Judge to allow testimony on Furlough's mental state

Murder suspect, 19, dropped insanity plea

April 25, 2004|By Sandy Alexander | Sandy Alexander,SUN STAFF

A Howard County judge left the door open Friday for testimony about the mental health of an Ellicott City teen-ager accused of fatally poisoning a classmate, even though the young man's lawyers have decided not to pursue an insanity defense.

Howard Circuit Judge Raymond J. Kane Jr. refused to bar an expert witness who said in a report submitted to the court that Ryan T. Furlough, 19, suffered from an adjustment disorder and depression and that he "possessed no reason or understanding" of his actions because of his emotional trauma and distress.

Kane said he was unclear about what that part of the report meant and that he believed the expert's testimony could be appropriate at the trial. The scope and content of that testimony could be the subject of future discussions.

The judge did bar the witness from testifying about his conclusion that Furlough was unable to "form specific intent" at the time of the incident. Such testimony is not allowed by law unless there is an insanity defense.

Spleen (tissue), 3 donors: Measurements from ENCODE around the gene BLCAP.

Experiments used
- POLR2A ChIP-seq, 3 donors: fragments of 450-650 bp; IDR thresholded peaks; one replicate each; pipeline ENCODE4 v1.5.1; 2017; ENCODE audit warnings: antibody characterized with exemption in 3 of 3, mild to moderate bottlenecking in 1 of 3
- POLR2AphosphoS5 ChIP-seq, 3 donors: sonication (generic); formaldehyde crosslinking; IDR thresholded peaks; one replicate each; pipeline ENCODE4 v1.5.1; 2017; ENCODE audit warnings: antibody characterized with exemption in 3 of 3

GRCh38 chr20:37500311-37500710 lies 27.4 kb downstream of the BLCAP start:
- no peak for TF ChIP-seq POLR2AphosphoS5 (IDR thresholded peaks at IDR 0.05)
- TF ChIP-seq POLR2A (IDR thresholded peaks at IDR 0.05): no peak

According to charging documents, Furlough admitted to police that he bought cyanide over the Internet and put it in Benjamin Edward Vassiliev's soda while they were playing video games at Furlough's home on Jan. 3 last year. Vassiliev, 17, died five days later.

One of Furlough's lawyers, Joseph Murtha, said during Friday's hearing that information about the young man's mental health is "not only legitimate but meritorious."

He hopes evidence about the defendant's problems will help the jury decide he could not have willfully planned his friend's death and is not guilty of first-degree murder.

With the agreement of lawyers for both sides, Kane ordered Furlough to undergo an evaluation by a state mental health expert before his trial May 10.

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